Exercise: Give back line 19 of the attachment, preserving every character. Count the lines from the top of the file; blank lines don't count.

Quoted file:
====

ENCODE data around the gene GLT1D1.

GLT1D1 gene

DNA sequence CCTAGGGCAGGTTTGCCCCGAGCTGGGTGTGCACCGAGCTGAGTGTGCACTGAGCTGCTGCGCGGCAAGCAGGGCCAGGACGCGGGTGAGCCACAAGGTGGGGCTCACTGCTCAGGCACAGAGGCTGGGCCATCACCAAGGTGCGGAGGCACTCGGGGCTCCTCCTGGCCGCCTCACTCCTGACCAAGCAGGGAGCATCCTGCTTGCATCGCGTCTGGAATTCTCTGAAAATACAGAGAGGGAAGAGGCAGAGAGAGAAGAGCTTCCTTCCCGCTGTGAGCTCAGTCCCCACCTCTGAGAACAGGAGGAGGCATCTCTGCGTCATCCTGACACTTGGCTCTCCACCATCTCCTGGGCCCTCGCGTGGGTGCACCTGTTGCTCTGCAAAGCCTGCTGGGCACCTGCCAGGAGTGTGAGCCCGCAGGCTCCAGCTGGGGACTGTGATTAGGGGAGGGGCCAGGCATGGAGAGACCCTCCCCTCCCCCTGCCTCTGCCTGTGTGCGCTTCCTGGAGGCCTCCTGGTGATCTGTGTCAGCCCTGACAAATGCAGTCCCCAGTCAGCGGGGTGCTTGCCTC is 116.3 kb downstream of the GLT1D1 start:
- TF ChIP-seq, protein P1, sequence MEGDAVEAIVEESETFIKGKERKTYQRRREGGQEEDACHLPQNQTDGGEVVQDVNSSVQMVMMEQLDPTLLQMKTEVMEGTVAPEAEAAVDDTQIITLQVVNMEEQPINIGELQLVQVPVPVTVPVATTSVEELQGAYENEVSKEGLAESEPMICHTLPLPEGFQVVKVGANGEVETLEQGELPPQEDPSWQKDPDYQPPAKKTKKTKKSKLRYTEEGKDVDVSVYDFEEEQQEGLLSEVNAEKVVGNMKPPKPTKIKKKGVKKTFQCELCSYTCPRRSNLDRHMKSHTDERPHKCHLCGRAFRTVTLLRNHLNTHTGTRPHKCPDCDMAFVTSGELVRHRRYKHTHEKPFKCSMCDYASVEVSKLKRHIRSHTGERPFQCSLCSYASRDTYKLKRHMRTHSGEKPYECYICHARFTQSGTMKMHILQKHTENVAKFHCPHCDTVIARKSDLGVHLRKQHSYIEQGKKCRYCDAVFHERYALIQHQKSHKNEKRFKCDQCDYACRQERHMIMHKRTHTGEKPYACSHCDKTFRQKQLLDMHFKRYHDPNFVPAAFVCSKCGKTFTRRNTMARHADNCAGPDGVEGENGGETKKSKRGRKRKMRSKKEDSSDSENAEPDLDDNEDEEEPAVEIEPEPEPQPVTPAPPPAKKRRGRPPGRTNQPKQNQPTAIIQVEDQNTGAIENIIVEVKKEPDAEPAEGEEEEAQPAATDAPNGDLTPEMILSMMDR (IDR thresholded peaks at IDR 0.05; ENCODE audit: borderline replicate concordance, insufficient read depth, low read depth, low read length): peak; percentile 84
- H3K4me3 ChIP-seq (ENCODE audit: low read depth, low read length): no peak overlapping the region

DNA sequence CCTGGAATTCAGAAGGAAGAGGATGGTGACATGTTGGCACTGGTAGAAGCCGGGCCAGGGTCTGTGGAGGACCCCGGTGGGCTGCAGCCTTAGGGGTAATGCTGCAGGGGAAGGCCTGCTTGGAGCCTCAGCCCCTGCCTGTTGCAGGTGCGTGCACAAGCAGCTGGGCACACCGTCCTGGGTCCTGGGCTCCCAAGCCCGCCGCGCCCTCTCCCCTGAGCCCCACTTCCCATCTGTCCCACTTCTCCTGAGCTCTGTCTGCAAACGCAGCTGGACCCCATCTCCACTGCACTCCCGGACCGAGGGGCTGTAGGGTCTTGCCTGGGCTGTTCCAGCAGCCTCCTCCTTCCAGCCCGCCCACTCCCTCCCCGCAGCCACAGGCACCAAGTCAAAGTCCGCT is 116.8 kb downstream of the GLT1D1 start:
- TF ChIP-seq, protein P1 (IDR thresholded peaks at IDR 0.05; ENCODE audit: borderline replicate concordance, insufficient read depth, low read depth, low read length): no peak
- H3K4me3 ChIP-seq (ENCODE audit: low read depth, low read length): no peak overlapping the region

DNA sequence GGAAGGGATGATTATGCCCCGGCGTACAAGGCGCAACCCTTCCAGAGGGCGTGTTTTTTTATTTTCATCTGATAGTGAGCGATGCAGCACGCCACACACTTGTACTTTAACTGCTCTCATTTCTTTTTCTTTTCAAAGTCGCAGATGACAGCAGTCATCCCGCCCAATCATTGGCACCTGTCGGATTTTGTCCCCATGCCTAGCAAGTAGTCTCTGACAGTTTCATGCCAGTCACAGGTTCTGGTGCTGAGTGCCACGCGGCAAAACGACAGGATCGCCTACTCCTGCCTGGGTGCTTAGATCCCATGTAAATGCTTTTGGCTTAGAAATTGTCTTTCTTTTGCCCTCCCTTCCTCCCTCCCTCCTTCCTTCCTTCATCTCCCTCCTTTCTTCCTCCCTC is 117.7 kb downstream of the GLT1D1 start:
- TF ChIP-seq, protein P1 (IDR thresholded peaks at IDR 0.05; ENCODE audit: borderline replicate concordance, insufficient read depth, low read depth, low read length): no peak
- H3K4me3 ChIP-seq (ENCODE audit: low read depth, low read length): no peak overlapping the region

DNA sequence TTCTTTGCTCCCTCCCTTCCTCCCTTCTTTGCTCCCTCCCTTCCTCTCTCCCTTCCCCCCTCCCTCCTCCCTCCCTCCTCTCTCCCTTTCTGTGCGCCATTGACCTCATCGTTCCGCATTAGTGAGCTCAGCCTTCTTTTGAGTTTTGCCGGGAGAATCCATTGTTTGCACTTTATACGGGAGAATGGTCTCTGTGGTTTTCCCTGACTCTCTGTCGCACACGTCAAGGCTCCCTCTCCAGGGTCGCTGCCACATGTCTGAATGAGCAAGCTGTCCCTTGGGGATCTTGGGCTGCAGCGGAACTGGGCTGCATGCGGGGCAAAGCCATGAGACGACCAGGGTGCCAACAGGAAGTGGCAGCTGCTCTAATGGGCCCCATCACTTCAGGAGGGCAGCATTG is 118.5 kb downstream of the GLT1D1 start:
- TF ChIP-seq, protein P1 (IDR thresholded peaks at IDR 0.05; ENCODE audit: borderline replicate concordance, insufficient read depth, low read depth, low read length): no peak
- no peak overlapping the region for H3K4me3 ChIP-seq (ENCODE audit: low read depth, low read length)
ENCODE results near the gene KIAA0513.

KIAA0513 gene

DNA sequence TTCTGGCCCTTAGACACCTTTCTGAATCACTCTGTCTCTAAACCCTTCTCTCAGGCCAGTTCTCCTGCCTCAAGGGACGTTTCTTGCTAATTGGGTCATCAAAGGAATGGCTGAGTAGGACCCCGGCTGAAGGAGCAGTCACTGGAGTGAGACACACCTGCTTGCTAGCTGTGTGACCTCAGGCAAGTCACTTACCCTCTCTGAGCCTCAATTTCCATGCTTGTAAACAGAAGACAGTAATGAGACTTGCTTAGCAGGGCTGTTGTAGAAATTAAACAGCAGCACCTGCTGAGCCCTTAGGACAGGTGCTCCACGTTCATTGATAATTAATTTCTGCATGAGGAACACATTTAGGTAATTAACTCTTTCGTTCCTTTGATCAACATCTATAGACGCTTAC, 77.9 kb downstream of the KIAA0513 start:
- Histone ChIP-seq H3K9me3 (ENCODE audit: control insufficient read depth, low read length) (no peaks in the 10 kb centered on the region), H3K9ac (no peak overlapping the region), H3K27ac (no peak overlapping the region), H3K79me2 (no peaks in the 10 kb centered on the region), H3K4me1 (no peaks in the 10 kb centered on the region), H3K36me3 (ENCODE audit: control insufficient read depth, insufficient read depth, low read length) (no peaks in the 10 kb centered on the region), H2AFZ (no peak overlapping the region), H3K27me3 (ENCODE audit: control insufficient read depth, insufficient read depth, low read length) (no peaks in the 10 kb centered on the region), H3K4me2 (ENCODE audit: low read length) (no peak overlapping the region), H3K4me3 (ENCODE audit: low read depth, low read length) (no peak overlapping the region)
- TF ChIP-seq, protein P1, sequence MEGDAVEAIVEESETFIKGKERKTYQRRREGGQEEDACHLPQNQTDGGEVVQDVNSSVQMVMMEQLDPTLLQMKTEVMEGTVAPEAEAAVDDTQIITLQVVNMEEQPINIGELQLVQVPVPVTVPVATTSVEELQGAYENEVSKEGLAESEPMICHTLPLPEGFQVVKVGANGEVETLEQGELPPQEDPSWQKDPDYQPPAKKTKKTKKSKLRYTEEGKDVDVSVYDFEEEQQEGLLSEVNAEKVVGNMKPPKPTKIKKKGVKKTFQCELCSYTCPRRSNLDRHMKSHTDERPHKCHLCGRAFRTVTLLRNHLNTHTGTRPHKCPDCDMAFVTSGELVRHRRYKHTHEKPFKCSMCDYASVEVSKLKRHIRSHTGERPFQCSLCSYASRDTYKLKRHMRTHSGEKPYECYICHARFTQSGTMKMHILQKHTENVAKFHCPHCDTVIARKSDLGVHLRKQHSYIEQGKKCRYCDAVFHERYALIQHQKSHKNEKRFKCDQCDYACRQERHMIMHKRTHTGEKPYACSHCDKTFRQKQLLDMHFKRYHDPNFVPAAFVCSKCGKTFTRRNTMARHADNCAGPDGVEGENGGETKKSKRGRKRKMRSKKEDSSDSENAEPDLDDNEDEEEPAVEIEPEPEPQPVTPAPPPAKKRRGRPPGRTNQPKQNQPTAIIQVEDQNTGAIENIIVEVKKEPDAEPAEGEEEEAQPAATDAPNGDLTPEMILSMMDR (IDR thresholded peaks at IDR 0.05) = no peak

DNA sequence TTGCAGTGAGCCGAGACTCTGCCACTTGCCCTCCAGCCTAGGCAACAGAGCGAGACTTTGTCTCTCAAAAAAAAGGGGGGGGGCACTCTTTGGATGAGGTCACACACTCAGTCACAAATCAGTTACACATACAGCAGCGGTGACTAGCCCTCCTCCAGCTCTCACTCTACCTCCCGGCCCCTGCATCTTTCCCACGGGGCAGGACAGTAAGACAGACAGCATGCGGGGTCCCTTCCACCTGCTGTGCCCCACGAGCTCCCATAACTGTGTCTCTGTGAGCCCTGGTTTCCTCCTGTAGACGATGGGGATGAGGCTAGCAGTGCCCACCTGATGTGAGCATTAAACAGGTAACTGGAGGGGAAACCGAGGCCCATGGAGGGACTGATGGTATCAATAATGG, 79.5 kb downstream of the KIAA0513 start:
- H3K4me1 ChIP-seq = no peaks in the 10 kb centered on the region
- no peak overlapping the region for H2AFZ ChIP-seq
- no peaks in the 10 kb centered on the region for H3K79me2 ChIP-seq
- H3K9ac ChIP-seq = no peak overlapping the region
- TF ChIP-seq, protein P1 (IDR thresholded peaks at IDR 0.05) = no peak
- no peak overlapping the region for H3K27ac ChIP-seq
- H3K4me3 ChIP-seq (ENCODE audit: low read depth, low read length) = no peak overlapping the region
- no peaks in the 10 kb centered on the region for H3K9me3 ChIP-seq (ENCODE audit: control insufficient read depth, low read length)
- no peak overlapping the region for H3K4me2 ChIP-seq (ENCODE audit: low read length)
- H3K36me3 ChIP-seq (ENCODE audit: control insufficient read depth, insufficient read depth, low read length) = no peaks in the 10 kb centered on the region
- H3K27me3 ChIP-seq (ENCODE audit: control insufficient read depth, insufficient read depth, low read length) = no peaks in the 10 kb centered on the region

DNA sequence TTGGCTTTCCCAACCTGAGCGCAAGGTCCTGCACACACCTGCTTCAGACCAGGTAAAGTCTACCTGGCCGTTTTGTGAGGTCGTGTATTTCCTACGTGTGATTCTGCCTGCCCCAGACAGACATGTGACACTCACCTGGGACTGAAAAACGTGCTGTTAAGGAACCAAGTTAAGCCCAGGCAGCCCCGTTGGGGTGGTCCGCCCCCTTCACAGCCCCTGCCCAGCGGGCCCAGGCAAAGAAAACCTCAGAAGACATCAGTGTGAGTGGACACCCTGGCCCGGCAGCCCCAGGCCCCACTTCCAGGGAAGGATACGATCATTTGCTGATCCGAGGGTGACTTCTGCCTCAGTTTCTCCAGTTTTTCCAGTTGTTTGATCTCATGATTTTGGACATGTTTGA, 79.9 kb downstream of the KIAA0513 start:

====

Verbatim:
- TF ChIP-seq, protein P1, sequence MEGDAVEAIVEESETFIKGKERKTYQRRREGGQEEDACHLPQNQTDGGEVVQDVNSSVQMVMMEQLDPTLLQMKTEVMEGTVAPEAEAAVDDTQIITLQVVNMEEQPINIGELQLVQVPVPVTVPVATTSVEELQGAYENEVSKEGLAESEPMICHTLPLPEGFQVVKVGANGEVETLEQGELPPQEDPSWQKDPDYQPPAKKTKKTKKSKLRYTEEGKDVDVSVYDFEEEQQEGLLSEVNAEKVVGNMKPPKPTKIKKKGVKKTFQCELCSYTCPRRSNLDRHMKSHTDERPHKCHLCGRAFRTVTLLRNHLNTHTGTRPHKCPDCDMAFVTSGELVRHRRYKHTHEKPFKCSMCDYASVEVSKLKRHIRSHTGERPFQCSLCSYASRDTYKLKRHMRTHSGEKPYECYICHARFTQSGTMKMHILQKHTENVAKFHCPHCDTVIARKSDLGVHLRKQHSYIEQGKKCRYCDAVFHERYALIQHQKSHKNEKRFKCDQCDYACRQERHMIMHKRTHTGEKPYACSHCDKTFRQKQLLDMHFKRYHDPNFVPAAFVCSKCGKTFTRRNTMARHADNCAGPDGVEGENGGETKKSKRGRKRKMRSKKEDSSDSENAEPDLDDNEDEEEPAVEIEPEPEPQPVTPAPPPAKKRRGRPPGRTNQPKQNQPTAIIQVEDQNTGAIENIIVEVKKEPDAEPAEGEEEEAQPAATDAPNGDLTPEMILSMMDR (IDR thresholded peaks at IDR 0.05) = no peak